Sabina Mihelj delivers a keynote at the Moscow Readings conference
Sabina Mihelj gave a keynote at the annual ‘Moscow Readings’ conference, organised by the Faculty of Journalism, Lomonosov Moscow State University, with support from the International Media and Communication research Association and UNESCO. The conference took place online on 19-20 November. Sabina’s keynote, entitled “News consumption, political polarization and the Covid-19 pandemic beyond the West”, presented the results of the analysis of audience engagement with pandemic news, drawing on 120 interviews and media diaries conducted at the height of the first wave of the COVID-19 pandemic in Czech Republic, Hungary, Poland and Serbia. The Moscow Readings conference has been organised annually by the Faculty of Journalism, Lomonosov Moscow State University, since 2009, and brings together scholars from around the world.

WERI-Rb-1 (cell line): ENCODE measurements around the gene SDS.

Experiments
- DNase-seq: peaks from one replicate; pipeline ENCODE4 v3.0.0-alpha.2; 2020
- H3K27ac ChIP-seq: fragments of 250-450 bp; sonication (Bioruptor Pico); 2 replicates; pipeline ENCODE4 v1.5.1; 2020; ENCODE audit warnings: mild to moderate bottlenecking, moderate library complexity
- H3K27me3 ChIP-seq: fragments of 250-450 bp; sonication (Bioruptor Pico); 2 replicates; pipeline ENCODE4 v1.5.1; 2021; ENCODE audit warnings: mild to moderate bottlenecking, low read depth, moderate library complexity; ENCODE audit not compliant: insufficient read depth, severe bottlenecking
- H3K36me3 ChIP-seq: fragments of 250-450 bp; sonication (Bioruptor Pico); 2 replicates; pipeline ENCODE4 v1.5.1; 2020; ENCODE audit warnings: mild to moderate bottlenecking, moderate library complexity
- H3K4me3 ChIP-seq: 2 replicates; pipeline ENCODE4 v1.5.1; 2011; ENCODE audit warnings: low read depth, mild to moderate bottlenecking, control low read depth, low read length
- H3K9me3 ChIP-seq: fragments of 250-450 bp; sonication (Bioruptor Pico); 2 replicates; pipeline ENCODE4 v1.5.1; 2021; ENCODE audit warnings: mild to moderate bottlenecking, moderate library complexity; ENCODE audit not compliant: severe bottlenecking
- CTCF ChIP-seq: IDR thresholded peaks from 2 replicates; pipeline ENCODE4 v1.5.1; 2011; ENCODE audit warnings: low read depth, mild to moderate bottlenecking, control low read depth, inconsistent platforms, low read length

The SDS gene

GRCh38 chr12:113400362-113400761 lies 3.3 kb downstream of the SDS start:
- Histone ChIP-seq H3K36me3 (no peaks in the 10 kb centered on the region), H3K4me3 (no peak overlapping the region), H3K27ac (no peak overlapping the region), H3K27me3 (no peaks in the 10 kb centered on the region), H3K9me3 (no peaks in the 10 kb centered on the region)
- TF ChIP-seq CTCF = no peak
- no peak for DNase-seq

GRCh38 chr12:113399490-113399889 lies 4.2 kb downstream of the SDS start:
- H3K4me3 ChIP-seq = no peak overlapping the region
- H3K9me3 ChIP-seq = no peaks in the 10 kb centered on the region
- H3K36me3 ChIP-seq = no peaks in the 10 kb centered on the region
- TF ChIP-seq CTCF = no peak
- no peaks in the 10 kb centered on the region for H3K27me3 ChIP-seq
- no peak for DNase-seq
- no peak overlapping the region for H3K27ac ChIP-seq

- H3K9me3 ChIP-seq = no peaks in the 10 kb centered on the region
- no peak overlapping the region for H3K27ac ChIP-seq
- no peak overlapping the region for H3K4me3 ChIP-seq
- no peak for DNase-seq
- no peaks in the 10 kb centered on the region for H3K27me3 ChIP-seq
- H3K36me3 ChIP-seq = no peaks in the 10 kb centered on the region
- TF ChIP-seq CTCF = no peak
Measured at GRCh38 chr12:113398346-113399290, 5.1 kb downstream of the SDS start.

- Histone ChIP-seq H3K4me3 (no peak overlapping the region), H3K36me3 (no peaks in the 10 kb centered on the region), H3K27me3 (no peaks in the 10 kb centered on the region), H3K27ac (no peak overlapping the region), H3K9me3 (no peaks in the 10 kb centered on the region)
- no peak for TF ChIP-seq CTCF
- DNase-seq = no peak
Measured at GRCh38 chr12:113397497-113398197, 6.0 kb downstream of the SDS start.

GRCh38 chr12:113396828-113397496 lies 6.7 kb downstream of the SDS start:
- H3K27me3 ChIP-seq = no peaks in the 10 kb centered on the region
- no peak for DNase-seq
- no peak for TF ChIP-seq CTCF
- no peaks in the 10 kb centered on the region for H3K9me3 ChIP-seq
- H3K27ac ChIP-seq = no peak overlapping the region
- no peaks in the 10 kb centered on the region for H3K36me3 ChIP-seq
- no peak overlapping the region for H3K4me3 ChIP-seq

Existing research on media and the Covid-19 pandemic is often West-centred, largely based on quantitative data, and limited to single-country studies. As such, this body of work has limited capacity to provide a holistic account of audience experiences with Covid-19 news, or to consider the impact of systemic political and media factors, especially beyond long-established liberal democracies of Western Europe and Northern America. This keynote presents some of the findings of an ongoing research project, based a large set of qualitative interviews and media diaries collected in four Eastern European countries during the first wave of the pandemic. Contrary to existing work on the topic, the findings suggest that changes in news consumption during the pandemic – including the resurgence of television and decline of print consumption – were not driven solely by audience demand for up-to-date information, but also by practical constrains of home-bound life in lockdown, and the introduction of live briefings. The findings reveal the importance of understanding the hybrid nature of audience engagement with crisis news, and the different combinations of legacy and digital sources. They also underscore disruption and uncertainty as key elements of audience experiences; and highlight the markedly privatized and depoliticized nature of public debate in the early phase of the pandemic. On the whole, the analysis shows that the pandemic was an unpredictable, open-ended and exhausting media event with high potential for divisiveness, especially in countries marked by low levels of media freedom, declining democratic standards, and elite-led politicization of the crisis.